In India, the threshold of default for initiation of insolvency proceedings was raised from one lakh rupees to one crore rupees. Further, regulations were amended to provide that the lockdown period will not be counted in the timeline for ongoing proceedings for certain activities. In this context, the Insolvency and Bankruptcy Code (Amendment) Ordinance, 2020 was promulgated on June 5, 2020. The Ordinance notes that COVID-19 has created uncertainty and stress for businesses for reasons beyond their control and it is difficult to find an adequate number of resolution applicants to rescue the corporate debtor who may default in discharging their debt.

Key Features Prohibition on the initiation of insolvency proceedings for certain defaults:

The Code allows the corporate debtor as well as its creditors to initiate insolvency resolution process. The Ordinance provides that for defaults arising during the six months from March 25, 2020 (extendable up to one year), no insolvency proceedings can ever be initiated by either the corporate debtor or its creditors.

Liability for wrongful trading:

A director or a partner of the corporate debtor may be held liable to make personal contributions to the assets of the company in certain situations. This liability will occur if despite knowing that the insolvency proceedings cannot be avoided, the person did not exercise due diligence in minimising the potential loss to the creditors. The resolution professional may apply to the NCLT to hold such persons liable. The Ordinance prohibits the resolution professional from filing such an application in relation to the defaults for which insolvency proceedings have been prohibited.

Bar on the initiation of insolvency resolution process for certain defaults

The Insolvency and Bankruptcy Code, 2016 (IBC) allows the corporate debtor as well as its creditors to initiate the insolvency resolution process. The Ordinance provides that for defaults arising during the six months (extendable up to one year) from March 25, 2020, no insolvency proceedings can ever be initiated by either the corporate debtor himself or any of its creditors. We discuss some related issues below.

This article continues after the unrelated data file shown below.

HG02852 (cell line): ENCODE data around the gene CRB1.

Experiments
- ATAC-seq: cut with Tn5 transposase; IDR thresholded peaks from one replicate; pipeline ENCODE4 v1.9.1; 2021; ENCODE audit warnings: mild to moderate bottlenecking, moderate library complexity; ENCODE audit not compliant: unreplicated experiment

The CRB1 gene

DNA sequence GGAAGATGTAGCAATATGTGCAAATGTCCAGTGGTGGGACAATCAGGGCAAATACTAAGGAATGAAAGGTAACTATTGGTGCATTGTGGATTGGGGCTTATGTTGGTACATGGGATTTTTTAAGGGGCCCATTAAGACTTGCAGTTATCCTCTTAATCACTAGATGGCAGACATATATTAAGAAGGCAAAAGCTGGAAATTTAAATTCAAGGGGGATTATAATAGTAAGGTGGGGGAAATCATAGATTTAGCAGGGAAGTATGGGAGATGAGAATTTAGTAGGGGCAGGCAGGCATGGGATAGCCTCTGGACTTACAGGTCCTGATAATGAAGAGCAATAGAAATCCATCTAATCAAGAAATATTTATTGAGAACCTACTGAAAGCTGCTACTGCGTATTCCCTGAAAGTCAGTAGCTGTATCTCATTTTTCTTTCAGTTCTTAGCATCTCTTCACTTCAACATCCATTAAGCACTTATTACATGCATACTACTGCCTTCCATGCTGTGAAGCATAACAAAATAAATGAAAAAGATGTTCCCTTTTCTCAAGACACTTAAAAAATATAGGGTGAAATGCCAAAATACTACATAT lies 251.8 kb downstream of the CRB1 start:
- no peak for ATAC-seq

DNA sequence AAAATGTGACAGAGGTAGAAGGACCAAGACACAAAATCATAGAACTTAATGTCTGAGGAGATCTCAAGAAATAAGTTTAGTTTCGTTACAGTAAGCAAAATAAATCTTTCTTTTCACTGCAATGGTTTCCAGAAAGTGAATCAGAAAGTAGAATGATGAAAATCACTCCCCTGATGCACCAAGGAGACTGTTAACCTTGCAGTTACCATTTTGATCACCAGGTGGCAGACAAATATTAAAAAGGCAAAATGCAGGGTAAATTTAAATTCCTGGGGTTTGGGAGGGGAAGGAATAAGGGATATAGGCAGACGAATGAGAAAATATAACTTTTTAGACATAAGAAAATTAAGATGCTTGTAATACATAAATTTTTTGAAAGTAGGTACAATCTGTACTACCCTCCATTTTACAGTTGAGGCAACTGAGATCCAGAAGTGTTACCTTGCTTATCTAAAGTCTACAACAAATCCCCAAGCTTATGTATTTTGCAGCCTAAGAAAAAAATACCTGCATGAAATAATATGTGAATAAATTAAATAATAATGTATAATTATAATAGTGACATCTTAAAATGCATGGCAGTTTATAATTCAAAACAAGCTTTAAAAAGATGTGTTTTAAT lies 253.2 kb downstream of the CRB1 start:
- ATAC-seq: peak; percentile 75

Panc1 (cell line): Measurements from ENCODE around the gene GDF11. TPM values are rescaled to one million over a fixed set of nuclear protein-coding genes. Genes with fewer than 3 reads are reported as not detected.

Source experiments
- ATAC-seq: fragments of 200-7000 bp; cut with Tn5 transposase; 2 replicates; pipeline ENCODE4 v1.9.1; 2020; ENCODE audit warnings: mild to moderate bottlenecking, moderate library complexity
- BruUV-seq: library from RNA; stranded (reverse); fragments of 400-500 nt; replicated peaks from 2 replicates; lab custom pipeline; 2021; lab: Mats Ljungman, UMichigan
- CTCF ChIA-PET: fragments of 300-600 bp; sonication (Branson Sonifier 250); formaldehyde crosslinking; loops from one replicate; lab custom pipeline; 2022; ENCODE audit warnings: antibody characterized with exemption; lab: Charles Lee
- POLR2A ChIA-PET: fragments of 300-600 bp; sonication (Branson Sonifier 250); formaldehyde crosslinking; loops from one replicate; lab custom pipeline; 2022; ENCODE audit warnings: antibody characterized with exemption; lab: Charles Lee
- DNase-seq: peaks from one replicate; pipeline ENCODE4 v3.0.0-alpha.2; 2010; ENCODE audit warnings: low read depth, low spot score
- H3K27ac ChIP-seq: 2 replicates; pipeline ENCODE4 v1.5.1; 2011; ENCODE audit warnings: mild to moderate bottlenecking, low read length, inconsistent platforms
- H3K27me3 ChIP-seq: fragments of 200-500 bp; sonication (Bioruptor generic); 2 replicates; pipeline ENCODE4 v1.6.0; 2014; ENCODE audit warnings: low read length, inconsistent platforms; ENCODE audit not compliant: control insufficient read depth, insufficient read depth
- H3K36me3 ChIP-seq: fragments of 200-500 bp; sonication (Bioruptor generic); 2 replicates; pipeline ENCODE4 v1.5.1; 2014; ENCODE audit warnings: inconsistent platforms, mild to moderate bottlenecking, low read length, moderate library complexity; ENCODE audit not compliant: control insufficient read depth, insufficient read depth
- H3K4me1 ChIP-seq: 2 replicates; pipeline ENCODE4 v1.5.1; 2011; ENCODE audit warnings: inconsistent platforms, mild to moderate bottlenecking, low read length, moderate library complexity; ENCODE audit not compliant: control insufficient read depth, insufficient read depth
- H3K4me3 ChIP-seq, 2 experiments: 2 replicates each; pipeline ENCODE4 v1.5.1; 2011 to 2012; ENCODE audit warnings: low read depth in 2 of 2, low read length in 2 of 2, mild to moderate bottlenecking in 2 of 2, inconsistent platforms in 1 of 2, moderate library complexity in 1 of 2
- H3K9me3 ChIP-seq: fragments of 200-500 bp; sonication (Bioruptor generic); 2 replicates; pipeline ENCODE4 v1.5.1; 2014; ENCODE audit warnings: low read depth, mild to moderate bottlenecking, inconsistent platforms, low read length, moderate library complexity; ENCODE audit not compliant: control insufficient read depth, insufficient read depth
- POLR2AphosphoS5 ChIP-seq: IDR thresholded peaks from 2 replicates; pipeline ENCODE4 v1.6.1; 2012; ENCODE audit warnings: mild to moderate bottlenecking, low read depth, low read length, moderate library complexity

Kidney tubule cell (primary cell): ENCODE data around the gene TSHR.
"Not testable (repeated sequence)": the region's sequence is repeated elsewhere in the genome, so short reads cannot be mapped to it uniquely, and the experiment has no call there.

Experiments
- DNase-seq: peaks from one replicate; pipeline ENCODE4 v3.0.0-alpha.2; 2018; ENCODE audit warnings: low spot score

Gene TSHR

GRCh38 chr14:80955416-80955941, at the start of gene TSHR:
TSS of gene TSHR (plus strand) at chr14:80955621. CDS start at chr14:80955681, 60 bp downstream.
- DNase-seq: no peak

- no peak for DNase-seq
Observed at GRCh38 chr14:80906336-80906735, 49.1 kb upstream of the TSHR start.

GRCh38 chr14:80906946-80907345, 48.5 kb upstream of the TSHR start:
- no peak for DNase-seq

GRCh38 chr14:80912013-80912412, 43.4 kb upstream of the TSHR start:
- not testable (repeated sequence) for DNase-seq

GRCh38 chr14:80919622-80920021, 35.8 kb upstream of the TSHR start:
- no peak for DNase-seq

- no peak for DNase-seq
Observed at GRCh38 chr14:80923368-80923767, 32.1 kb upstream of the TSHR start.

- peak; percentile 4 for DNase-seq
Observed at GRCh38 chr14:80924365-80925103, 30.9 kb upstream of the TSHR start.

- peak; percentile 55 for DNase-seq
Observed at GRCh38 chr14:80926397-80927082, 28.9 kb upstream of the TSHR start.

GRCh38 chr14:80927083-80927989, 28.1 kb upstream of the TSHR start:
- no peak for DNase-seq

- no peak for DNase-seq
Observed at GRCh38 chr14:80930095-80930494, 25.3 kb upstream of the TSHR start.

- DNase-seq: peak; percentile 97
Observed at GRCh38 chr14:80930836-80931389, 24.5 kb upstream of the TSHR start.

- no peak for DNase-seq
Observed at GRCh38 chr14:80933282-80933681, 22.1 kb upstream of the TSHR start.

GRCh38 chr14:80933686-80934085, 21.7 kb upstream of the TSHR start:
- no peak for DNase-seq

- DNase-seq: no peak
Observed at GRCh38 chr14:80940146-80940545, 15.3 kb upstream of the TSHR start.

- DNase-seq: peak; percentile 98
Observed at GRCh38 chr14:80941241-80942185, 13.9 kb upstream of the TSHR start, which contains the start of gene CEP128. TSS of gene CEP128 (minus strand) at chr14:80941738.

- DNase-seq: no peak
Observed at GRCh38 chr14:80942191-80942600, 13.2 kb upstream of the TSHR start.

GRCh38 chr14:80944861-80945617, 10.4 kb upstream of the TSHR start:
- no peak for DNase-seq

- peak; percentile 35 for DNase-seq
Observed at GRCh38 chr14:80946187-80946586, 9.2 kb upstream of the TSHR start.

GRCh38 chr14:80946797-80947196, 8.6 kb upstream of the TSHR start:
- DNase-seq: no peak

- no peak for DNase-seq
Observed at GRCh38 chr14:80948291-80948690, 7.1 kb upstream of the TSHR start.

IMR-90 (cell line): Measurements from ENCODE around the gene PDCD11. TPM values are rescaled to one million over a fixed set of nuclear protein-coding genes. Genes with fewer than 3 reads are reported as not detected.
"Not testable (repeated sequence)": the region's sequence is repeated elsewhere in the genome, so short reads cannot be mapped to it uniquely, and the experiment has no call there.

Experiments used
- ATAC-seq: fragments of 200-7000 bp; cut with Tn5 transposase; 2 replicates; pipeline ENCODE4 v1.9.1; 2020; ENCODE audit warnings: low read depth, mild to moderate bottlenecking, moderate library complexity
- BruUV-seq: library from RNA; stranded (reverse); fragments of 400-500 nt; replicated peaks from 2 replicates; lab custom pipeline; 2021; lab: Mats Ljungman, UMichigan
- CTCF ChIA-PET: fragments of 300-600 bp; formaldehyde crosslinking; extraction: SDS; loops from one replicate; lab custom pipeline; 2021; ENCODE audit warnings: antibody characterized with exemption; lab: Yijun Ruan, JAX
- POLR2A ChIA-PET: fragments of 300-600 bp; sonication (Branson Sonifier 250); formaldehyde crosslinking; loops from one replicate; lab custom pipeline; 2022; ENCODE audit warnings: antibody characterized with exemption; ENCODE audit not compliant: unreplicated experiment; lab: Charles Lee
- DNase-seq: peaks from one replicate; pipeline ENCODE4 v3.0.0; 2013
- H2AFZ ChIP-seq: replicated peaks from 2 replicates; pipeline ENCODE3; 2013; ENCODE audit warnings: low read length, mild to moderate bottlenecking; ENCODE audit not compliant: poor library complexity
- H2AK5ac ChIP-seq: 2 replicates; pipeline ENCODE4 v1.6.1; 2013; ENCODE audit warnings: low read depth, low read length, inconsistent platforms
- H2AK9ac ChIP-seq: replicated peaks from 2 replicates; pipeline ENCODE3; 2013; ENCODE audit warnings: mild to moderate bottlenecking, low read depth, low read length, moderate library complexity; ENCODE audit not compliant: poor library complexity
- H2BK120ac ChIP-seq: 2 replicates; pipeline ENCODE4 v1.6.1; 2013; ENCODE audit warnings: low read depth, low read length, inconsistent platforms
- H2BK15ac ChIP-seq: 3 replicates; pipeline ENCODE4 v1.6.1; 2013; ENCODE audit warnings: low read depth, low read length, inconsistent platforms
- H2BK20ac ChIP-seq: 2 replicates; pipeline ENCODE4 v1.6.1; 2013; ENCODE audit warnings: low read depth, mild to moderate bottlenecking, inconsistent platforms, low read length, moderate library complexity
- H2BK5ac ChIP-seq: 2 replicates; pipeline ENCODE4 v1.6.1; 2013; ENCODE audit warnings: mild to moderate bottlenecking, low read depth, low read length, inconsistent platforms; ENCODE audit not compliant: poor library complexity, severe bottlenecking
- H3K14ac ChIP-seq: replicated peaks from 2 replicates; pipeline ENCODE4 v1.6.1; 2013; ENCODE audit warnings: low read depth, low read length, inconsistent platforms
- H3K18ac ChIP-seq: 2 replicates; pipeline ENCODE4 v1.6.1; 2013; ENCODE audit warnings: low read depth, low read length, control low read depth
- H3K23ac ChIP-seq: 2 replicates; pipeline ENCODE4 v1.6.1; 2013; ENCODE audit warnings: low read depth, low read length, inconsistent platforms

Need for the complete suspension of the corporate insolvency resolution process

The Ordinance prohibits initiation of insolvency proceedings against defaults arising during the specified period. This raises the question whether a complete suspension is required. On one hand, there is a need to safeguard companies, which were viable before the pandemic and whose insolvency is temporary, from being prematurely pushed into insolvency. On the other hand, a complete suspension of insolvency proceedings may take away a distressed company’s opportunity to seek recourse under the IBC framework. For certain companies, the deferral of insolvency proceedings may lead to further deepening of their financial stress and the resultant loss in value.

The Ordinance also states that it is difficult to find an adequate number of resolution applicants during this period. This may increase the risk of liquidation of a company which could have been rescued by sale as a going concern in a normal situation. However, another possible outcome of an insolvency resolution process is debt restructuring where debt obligations are reorganised to resolve insolvency, but the company is not sold to a third-party buyer. In United Kingdom, for instance, the insolvency law was amended in June 2020 to provide certain new types of restructuring options for companies facing financial difficulty.

Further, it raises a question whether all defaults during the specified period need to be treated in the same manner. There may be defaults which were not induced due to COVID-19 related disruptions but are a result of distress in companies before the pandemic. That said, whether a default is induced by COVID-19 or not will be subject to interpretation and may lead to disputes which can result in increased litigation.

Corporate debtor is prohibited from initiating insolvency proceedings